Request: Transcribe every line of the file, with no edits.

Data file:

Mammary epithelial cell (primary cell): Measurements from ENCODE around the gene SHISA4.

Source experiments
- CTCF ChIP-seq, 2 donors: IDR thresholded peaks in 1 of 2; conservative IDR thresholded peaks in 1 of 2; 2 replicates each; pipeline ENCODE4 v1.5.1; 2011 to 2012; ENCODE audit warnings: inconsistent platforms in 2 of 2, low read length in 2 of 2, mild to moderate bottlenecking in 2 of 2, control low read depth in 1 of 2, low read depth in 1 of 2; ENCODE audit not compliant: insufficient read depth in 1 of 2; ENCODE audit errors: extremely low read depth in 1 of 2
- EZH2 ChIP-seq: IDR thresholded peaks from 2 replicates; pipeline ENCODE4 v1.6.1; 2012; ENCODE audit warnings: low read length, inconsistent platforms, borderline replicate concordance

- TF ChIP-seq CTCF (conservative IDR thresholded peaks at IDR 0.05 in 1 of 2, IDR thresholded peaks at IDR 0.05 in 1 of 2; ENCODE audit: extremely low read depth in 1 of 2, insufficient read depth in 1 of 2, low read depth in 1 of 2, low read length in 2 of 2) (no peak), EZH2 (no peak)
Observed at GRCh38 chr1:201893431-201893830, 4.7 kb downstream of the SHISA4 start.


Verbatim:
Mammary epithelial cell (primary cell): Measurements from ENCODE around the gene SHISA4.

Source experiments
- CTCF ChIP-seq, 2 donors: IDR thresholded peaks in 1 of 2; conservative IDR thresholded peaks in 1 of 2; 2 replicates each; pipeline ENCODE4 v1.5.1; 2011 to 2012; ENCODE audit warnings: inconsistent platforms in 2 of 2, low read length in 2 of 2, mild to moderate bottlenecking in 2 of 2, control low read depth in 1 of 2, low read depth in 1 of 2; ENCODE audit not compliant: insufficient read depth in 1 of 2; ENCODE audit errors: extremely low read depth in 1 of 2
- EZH2 ChIP-seq: IDR thresholded peaks from 2 replicates; pipeline ENCODE4 v1.6.1; 2012; ENCODE audit warnings: low read length, inconsistent platforms, borderline replicate concordance

- TF ChIP-seq CTCF (conservative IDR thresholded peaks at IDR 0.05 in 1 of 2, IDR thresholded peaks at IDR 0.05 in 1 of 2; ENCODE audit: extremely low read depth in 1 of 2, insufficient read depth in 1 of 2, low read depth in 1 of 2, low read length in 2 of 2) (no peak), EZH2 (no peak)
Observed at GRCh38 chr1:201893431-201893830, 4.7 kb downstream of the SHISA4 start.